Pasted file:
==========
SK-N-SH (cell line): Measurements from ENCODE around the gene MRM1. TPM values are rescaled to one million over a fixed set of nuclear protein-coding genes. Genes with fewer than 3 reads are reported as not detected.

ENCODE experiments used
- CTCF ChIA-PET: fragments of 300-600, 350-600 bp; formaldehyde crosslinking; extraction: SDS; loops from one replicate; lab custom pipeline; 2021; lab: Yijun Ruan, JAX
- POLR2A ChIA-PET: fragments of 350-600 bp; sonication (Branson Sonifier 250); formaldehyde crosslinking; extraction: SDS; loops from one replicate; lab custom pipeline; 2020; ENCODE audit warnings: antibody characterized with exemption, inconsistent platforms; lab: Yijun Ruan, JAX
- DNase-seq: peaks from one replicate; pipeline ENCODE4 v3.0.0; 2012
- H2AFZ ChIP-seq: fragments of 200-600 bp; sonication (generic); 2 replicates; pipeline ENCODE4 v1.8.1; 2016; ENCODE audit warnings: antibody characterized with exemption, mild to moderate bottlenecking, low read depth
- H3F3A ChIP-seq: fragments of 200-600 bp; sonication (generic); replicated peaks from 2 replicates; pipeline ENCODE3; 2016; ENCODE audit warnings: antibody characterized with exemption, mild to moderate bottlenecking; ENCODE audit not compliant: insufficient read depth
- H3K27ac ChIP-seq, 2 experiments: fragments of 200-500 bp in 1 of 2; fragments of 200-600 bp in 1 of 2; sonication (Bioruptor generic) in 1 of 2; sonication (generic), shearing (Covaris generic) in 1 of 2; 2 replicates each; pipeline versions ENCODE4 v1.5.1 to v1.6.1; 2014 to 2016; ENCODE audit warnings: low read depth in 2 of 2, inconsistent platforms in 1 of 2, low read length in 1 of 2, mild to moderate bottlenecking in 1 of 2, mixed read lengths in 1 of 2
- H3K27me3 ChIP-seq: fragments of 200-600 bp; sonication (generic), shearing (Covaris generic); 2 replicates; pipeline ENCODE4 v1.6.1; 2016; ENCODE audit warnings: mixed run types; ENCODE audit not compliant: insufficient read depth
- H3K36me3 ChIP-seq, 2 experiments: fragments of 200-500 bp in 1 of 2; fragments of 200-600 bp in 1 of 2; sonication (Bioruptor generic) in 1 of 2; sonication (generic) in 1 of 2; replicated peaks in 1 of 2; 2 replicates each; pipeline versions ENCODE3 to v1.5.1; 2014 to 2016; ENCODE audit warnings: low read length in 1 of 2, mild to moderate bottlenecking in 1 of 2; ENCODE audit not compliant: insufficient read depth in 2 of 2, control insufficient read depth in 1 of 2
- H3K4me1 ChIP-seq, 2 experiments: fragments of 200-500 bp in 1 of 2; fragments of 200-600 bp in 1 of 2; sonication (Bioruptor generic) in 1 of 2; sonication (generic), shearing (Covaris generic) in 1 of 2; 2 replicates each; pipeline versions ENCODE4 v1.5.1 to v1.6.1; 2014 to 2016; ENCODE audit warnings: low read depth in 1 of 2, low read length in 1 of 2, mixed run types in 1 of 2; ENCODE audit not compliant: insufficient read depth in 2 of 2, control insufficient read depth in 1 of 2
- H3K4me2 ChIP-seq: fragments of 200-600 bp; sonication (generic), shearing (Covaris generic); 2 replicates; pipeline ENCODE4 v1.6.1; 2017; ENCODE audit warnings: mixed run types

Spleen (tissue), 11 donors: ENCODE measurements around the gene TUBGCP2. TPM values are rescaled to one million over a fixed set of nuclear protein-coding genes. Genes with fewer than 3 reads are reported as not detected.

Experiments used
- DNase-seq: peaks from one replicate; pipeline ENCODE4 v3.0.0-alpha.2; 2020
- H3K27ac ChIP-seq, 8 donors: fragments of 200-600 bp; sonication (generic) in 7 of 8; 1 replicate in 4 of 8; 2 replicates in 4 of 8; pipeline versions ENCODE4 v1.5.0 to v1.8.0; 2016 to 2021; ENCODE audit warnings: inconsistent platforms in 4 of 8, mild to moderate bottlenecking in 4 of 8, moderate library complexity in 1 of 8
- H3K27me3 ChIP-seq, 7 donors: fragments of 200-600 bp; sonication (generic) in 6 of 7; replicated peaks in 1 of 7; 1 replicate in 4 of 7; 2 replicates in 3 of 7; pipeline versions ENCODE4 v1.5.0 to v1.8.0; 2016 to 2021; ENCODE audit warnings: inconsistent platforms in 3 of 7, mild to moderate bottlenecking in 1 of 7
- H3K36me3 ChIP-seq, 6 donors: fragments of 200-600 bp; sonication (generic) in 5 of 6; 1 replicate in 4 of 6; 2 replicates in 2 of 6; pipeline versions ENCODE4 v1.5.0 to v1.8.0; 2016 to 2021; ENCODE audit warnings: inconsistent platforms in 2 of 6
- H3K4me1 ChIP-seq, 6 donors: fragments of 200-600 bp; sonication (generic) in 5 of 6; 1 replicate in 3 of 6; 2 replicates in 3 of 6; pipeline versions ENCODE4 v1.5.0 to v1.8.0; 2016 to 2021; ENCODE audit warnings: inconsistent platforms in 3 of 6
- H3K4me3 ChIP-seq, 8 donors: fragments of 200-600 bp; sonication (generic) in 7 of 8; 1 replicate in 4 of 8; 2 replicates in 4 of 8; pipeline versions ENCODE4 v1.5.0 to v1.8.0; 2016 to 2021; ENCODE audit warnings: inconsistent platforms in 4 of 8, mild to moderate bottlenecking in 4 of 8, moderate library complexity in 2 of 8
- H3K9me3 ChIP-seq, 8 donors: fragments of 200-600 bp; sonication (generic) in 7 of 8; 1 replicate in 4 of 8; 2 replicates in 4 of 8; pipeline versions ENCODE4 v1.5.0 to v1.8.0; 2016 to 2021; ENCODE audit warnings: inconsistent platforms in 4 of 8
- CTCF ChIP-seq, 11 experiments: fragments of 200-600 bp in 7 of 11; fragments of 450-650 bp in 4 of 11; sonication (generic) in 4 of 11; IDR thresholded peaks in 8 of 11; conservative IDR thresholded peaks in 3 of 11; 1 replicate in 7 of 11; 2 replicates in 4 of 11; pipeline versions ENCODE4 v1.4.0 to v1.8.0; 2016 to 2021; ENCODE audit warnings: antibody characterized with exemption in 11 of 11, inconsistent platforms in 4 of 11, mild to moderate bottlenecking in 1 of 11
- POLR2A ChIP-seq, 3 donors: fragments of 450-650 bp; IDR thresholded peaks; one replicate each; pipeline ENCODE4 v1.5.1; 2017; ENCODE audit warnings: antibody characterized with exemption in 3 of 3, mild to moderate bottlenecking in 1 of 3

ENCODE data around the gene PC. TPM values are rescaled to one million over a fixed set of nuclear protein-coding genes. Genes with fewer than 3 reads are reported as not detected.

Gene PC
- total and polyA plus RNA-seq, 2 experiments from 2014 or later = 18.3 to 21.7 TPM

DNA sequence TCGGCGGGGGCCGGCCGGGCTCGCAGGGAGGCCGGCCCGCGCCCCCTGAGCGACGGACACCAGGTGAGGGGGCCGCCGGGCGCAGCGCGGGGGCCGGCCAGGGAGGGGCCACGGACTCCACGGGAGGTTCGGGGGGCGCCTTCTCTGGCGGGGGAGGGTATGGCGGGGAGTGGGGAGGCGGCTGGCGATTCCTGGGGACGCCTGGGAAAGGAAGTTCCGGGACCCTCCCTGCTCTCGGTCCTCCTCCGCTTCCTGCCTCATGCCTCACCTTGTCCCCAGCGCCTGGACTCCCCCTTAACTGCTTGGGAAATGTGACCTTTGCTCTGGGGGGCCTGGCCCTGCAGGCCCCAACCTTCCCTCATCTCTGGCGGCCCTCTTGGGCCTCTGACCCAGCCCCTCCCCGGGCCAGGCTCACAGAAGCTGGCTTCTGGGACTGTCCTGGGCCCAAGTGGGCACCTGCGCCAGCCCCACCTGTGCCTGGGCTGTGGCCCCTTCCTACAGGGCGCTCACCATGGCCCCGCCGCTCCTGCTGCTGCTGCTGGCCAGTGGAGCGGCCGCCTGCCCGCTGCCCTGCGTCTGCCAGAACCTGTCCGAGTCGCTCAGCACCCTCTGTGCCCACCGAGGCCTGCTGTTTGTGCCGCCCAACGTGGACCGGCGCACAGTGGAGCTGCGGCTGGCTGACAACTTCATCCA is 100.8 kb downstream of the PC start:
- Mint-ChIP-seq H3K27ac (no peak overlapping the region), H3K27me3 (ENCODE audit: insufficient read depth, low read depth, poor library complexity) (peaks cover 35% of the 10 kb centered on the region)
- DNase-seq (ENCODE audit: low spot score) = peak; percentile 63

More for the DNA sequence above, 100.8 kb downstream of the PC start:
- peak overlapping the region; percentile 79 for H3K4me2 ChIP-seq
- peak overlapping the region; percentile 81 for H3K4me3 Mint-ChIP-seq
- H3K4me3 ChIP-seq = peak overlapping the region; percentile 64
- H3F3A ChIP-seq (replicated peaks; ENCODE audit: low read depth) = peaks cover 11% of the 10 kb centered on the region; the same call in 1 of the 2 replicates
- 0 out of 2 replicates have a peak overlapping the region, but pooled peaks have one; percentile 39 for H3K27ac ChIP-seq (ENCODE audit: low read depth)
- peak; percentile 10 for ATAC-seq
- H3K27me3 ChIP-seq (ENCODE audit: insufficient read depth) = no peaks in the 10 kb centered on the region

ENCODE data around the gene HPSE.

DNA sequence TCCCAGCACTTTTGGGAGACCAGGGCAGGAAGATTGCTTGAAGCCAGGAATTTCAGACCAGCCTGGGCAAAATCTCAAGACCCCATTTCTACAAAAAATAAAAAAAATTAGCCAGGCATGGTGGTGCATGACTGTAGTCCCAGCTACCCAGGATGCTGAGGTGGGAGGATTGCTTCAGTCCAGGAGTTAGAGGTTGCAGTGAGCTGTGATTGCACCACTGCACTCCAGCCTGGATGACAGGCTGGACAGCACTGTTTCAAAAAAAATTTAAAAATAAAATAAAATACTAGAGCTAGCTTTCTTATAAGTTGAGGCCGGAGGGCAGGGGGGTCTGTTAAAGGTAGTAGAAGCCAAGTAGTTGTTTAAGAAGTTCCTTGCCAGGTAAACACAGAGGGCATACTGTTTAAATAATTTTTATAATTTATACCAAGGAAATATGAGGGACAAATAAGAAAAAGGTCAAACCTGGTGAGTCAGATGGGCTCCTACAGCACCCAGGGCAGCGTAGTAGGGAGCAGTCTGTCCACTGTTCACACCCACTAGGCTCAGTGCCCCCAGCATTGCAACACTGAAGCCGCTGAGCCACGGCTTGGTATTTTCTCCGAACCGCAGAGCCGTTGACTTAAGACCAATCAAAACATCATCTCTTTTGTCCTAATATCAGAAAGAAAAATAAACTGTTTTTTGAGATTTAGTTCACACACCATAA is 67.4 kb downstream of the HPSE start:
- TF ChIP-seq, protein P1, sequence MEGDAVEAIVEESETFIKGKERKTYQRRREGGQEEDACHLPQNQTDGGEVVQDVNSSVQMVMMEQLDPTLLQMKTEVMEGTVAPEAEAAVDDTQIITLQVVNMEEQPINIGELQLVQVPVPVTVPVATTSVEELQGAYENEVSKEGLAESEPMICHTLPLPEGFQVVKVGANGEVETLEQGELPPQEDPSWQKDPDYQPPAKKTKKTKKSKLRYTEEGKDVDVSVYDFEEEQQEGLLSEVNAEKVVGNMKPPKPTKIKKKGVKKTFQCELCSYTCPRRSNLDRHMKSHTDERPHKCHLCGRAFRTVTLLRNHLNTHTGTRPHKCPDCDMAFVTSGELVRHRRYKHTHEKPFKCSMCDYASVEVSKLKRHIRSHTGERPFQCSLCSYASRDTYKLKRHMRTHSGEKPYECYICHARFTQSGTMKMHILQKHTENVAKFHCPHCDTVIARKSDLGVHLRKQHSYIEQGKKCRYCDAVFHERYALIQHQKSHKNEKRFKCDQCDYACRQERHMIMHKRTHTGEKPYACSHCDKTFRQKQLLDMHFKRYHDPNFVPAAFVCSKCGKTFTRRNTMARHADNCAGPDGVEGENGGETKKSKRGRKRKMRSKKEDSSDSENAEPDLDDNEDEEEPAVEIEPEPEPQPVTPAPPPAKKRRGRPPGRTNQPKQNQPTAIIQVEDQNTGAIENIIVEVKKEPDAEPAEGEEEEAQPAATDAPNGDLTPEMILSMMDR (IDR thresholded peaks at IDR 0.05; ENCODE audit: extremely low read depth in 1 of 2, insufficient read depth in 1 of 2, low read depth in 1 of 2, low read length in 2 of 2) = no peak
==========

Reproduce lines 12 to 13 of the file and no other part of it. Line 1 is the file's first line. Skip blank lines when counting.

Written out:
- H3K4me2 ChIP-seq: fragments of 200-600 bp; sonication (generic), shearing (Covaris generic); 2 replicates; pipeline ENCODE4 v1.6.1; 2017; ENCODE audit warnings: mixed run types

Spleen (tissue), 11 donors: ENCODE measurements around the gene TUBGCP2. TPM values are rescaled to one million over a fixed set of nuclear protein-coding genes. Genes with fewer than 3 reads are reported as not detected.